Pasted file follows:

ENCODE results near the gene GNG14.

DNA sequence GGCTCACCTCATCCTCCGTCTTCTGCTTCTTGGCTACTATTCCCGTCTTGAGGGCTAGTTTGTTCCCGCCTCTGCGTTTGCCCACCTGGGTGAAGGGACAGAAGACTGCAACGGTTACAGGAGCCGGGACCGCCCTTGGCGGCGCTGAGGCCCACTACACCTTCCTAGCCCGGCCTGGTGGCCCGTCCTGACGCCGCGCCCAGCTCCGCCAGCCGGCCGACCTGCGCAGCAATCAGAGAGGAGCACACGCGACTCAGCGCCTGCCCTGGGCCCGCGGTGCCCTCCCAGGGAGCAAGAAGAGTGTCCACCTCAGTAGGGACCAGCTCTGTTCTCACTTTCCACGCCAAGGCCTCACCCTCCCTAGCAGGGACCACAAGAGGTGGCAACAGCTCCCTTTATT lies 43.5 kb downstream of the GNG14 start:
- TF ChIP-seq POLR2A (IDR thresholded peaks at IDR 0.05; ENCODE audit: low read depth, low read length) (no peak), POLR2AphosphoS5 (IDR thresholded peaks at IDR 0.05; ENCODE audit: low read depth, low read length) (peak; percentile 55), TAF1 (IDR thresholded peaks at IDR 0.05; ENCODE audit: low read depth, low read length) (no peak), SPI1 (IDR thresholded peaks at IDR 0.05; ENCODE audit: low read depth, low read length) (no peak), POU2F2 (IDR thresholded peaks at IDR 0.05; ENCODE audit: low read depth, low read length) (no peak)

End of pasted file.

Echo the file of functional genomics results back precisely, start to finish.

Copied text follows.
ENCODE results near the gene GNG14.

DNA sequence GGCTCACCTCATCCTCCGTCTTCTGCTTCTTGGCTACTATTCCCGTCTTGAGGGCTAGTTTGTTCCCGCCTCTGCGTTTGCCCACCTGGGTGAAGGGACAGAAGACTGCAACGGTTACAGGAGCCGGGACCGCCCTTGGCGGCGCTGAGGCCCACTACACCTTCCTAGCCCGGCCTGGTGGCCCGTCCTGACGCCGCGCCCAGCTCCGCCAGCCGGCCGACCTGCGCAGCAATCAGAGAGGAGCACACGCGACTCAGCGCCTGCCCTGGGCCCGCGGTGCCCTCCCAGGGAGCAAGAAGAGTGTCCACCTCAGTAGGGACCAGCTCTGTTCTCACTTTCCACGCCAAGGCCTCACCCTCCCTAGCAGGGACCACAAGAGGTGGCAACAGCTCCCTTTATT lies 43.5 kb downstream of the GNG14 start:
- TF ChIP-seq POLR2A (IDR thresholded peaks at IDR 0.05; ENCODE audit: low read depth, low read length) (no peak), POLR2AphosphoS5 (IDR thresholded peaks at IDR 0.05; ENCODE audit: low read depth, low read length) (peak; percentile 55), TAF1 (IDR thresholded peaks at IDR 0.05; ENCODE audit: low read depth, low read length) (no peak), SPI1 (IDR thresholded peaks at IDR 0.05; ENCODE audit: low read depth, low read length) (no peak), POU2F2 (IDR thresholded peaks at IDR 0.05; ENCODE audit: low read depth, low read length) (no peak)